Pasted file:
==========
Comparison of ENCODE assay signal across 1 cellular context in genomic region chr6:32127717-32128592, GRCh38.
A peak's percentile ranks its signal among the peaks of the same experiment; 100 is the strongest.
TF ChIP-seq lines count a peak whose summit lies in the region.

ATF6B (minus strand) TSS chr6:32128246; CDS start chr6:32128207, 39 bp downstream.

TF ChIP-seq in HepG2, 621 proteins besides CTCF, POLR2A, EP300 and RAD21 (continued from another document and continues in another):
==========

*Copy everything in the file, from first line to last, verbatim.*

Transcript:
Comparison of ENCODE assay signal across 1 cellular context in genomic region chr6:32127717-32128592, GRCh38.
A peak's percentile ranks its signal among the peaks of the same experiment; 100 is the strongest.
TF ChIP-seq lines count a peak whose summit lies in the region.

ATF6B (minus strand) TSS chr6:32128246; CDS start chr6:32128207, 39 bp downstream.

TF ChIP-seq in HepG2, 621 proteins besides CTCF, POLR2A, EP300 and RAD21 (continued from another document and continues in another):